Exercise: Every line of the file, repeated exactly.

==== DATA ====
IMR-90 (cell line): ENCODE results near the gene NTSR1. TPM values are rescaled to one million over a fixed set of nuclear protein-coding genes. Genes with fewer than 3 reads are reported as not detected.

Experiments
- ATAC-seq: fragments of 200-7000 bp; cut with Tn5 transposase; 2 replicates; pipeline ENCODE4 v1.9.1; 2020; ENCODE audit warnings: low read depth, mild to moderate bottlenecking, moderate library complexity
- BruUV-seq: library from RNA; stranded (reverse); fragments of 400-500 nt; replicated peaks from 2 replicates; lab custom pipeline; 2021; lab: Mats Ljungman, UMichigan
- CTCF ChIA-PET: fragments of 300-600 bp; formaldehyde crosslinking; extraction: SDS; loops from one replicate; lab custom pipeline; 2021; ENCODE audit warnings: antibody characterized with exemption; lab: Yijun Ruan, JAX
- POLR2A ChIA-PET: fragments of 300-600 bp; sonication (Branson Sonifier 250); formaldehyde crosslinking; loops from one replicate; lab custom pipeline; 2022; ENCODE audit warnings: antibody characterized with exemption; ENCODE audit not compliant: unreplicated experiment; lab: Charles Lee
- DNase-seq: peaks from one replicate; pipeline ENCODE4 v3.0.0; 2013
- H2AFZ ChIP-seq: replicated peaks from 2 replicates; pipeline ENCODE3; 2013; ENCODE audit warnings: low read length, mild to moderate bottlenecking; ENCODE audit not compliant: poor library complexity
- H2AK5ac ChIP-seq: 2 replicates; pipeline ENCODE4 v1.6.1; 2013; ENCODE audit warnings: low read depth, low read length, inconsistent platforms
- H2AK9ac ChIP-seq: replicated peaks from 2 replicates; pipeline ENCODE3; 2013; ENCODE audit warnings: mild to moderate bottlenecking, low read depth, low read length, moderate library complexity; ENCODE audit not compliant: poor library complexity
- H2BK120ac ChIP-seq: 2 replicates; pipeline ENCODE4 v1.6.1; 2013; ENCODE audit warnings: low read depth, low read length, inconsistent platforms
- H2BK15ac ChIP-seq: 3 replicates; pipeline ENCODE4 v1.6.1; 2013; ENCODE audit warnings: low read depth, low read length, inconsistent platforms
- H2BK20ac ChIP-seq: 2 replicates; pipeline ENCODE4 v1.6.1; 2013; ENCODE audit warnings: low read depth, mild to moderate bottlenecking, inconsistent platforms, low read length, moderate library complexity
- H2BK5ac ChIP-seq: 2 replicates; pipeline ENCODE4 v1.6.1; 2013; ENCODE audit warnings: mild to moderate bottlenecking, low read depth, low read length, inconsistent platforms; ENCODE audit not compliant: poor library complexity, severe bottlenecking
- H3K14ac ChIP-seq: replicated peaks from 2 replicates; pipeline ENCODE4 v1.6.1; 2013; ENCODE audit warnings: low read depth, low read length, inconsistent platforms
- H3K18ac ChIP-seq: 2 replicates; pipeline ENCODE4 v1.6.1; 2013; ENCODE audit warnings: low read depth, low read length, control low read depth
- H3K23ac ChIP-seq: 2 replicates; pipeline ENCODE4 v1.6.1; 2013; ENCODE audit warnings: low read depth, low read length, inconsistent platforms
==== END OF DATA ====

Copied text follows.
IMR-90 (cell line): ENCODE results near the gene NTSR1. TPM values are rescaled to one million over a fixed set of nuclear protein-coding genes. Genes with fewer than 3 reads are reported as not detected.

Experiments
- ATAC-seq: fragments of 200-7000 bp; cut with Tn5 transposase; 2 replicates; pipeline ENCODE4 v1.9.1; 2020; ENCODE audit warnings: low read depth, mild to moderate bottlenecking, moderate library complexity
- BruUV-seq: library from RNA; stranded (reverse); fragments of 400-500 nt; replicated peaks from 2 replicates; lab custom pipeline; 2021; lab: Mats Ljungman, UMichigan
- CTCF ChIA-PET: fragments of 300-600 bp; formaldehyde crosslinking; extraction: SDS; loops from one replicate; lab custom pipeline; 2021; ENCODE audit warnings: antibody characterized with exemption; lab: Yijun Ruan, JAX
- POLR2A ChIA-PET: fragments of 300-600 bp; sonication (Branson Sonifier 250); formaldehyde crosslinking; loops from one replicate; lab custom pipeline; 2022; ENCODE audit warnings: antibody characterized with exemption; ENCODE audit not compliant: unreplicated experiment; lab: Charles Lee
- DNase-seq: peaks from one replicate; pipeline ENCODE4 v3.0.0; 2013
- H2AFZ ChIP-seq: replicated peaks from 2 replicates; pipeline ENCODE3; 2013; ENCODE audit warnings: low read length, mild to moderate bottlenecking; ENCODE audit not compliant: poor library complexity
- H2AK5ac ChIP-seq: 2 replicates; pipeline ENCODE4 v1.6.1; 2013; ENCODE audit warnings: low read depth, low read length, inconsistent platforms
- H2AK9ac ChIP-seq: replicated peaks from 2 replicates; pipeline ENCODE3; 2013; ENCODE audit warnings: mild to moderate bottlenecking, low read depth, low read length, moderate library complexity; ENCODE audit not compliant: poor library complexity
- H2BK120ac ChIP-seq: 2 replicates; pipeline ENCODE4 v1.6.1; 2013; ENCODE audit warnings: low read depth, low read length, inconsistent platforms
- H2BK15ac ChIP-seq: 3 replicates; pipeline ENCODE4 v1.6.1; 2013; ENCODE audit warnings: low read depth, low read length, inconsistent platforms
- H2BK20ac ChIP-seq: 2 replicates; pipeline ENCODE4 v1.6.1; 2013; ENCODE audit warnings: low read depth, mild to moderate bottlenecking, inconsistent platforms, low read length, moderate library complexity
- H2BK5ac ChIP-seq: 2 replicates; pipeline ENCODE4 v1.6.1; 2013; ENCODE audit warnings: mild to moderate bottlenecking, low read depth, low read length, inconsistent platforms; ENCODE audit not compliant: poor library complexity, severe bottlenecking
- H3K14ac ChIP-seq: replicated peaks from 2 replicates; pipeline ENCODE4 v1.6.1; 2013; ENCODE audit warnings: low read depth, low read length, inconsistent platforms
- H3K18ac ChIP-seq: 2 replicates; pipeline ENCODE4 v1.6.1; 2013; ENCODE audit warnings: low read depth, low read length, control low read depth
- H3K23ac ChIP-seq: 2 replicates; pipeline ENCODE4 v1.6.1; 2013; ENCODE audit warnings: low read depth, low read length, inconsistent platforms